More than two centuries after Alexander Hamilton died from injuries sustained in a duel with the vice president of the United States, his grave site at the end of Wall Street has been repaired and will be rededicated Friday, a day ahead of his birthday.
The 1804 New Jersey duel with Aaron Burr remains a popular trivia question, but it's hard to trivialize Hamilton's role as a Founding Father.
"He created the financial system as we know it," said David Cowen, the president of the Museum of American Finance. "He's like a genius who was so far ahead of his time."
Hamilton was President George Washington's right hand during peace and wartime. While serving as the Secretary of the Treasury he developed the plan to assume the states' junk-status wartime debts and reissue them on behalf of the federal government.
The plan worked so well that within about six years, the debt was paid off and the nation's credit was so good that it secured a $11.25 million loan to complete the Louisiana Purchase.
"Within a short period, he pulled off an economic miracle," Cowen said.
Without Hamilton's actions, there is no reason to believe the nascent democracy would have taken root, historians say.
"It gave our constitution a chance to succeed," said Rand Scholet, the founder of the Alexander Hamilton Awareness Society. "Hamilton created our whole capitalist society."
A lawyer—and so much more—Hamilton helped found the Bank of New York, and he got it listed as the first company on the New York Stock Exchange. He created central banking and the U.S. Coast Guard, was a founder of the New York Post, and helped establish "truth" as a legitimate defense against libel claims.
The rededication ceremony Friday at Trinity Church kicks off three days of events in New York and Nevis, Hamilton's birthplace in the Caribbean.
(Read more: How much is Manhattan's Trinity Church worth?)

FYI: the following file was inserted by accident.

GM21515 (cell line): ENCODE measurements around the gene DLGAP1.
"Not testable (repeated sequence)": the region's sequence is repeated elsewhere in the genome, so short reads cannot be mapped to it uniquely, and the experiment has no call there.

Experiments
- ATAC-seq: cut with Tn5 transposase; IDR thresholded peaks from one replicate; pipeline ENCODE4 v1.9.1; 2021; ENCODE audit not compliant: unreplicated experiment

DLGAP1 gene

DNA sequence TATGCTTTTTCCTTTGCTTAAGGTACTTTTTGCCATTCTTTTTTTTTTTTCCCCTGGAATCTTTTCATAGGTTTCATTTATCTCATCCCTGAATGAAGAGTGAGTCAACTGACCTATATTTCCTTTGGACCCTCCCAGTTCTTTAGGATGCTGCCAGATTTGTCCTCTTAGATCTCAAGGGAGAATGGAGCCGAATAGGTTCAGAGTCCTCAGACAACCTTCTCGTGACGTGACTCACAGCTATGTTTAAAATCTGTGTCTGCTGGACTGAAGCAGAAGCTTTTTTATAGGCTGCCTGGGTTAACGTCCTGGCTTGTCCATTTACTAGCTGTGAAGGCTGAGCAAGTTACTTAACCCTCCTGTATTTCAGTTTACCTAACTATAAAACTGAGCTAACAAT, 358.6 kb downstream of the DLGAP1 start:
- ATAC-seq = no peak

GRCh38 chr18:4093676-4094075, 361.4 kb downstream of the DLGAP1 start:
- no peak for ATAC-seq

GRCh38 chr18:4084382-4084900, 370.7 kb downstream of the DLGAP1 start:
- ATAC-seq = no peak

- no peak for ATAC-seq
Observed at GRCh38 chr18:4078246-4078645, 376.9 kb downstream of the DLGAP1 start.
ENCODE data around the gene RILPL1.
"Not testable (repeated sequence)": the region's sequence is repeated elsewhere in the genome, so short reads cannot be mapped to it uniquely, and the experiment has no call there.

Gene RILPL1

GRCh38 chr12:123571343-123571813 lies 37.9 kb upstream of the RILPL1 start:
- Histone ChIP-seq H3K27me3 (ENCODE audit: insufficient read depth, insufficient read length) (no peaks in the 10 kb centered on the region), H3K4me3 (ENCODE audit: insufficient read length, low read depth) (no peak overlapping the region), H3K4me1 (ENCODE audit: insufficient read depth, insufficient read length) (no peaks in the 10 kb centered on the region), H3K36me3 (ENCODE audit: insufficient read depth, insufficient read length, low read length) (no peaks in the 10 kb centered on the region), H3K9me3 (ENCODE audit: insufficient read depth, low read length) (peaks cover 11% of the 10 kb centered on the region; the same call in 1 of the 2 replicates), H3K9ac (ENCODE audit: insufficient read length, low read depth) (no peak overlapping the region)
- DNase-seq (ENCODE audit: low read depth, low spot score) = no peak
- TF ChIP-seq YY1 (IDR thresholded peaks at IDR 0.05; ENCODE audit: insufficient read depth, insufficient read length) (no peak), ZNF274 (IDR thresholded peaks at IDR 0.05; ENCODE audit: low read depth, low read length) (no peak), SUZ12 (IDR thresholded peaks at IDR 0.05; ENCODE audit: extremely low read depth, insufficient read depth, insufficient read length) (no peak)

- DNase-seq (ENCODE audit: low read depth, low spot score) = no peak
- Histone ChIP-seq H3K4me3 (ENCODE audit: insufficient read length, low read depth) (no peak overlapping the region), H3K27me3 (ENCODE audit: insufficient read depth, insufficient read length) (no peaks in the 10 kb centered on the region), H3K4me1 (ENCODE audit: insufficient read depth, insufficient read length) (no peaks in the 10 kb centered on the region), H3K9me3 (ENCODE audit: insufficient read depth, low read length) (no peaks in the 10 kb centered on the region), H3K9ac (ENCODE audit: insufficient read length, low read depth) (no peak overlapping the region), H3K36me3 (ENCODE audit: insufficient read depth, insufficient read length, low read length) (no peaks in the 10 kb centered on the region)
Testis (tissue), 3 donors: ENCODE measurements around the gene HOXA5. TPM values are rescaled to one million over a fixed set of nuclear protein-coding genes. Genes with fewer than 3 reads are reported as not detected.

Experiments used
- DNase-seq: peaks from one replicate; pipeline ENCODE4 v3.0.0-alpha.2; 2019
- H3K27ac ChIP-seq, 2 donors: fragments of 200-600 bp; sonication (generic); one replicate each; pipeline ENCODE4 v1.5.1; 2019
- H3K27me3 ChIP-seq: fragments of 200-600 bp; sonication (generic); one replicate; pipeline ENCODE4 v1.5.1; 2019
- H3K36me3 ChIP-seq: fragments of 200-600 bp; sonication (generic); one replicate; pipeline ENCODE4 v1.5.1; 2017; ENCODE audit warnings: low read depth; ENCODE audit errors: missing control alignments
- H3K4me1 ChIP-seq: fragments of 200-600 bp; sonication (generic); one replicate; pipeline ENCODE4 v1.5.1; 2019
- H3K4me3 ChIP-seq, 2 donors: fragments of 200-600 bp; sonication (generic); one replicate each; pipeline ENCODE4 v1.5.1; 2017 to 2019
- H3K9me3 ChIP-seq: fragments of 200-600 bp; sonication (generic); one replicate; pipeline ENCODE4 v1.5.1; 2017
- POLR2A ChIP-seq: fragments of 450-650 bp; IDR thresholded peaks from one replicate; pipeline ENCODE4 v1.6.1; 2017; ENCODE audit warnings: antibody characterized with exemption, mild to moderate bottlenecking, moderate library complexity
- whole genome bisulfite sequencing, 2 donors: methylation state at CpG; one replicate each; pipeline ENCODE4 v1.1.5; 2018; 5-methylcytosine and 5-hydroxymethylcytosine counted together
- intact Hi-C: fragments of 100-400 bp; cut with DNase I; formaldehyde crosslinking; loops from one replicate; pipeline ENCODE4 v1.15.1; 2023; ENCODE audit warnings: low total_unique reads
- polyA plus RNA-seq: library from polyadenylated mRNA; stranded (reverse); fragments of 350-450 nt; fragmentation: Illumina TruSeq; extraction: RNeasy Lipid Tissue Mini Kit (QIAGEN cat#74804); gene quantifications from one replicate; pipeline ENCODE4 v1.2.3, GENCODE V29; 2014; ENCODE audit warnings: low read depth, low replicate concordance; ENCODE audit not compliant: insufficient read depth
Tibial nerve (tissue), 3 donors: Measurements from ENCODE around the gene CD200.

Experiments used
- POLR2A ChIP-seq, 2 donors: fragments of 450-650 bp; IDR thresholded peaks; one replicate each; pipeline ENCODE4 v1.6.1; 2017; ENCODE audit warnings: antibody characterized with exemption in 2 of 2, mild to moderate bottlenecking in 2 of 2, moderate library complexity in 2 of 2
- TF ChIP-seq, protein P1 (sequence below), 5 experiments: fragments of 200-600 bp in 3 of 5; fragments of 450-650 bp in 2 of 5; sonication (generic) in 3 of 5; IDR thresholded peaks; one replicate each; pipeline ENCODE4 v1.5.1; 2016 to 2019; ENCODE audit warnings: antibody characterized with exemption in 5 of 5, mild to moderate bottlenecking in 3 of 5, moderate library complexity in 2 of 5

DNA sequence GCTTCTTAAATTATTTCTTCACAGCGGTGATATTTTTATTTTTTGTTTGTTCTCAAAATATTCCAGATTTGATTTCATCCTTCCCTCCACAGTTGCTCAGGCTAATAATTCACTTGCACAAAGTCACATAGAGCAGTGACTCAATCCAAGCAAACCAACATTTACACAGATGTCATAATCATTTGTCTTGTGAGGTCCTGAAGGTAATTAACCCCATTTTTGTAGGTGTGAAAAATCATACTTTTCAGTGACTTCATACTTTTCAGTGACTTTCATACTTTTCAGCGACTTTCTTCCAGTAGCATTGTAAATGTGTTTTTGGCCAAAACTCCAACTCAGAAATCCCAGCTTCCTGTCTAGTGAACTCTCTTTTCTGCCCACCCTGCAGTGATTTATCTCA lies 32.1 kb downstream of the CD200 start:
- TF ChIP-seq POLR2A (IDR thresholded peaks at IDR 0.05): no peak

New York activities feature Hamilton walking tours; lectures at his home in Harlem, the Grange; and a candlelight processional to his grave site.
Vance Amory, the premier of Nevis, traveled to New York to participate.
"It is a very significant occasion that he is being honored," Amory said in a brief interview Thursday at the Museum of American Finance. "In terms of financial history, democracy and freedom of expression, there is no better person than Alexander Hamilton."
Does the founder's story still resonate with the public today? Broadway composer Lin-Manuel Miranda bets it does, and is working on a hip-hop musical about Hamilton's life and death.
Miranda, who won a Tony award for the Broadway musical "In the Heights," said he was inspired after reading the biography "Alexander Hamilton," by Ron Chernow.
(Read more: Has the United States ever defaulted on its debt?)
"I just fell in love," Miranda said in an email to CNBC. "His story resonated with so many things I wanted to write about. Hamilton came to New York as a young, penniless immigrant, reinvented himself and helped shape our nation."
In 2009, Miranda performed part of the work in progress at the White House Evening of Poetry & Spoken Word. There is no timeline for a full production.
—By CNBC's Amy Langfield. Follow her on Twitter at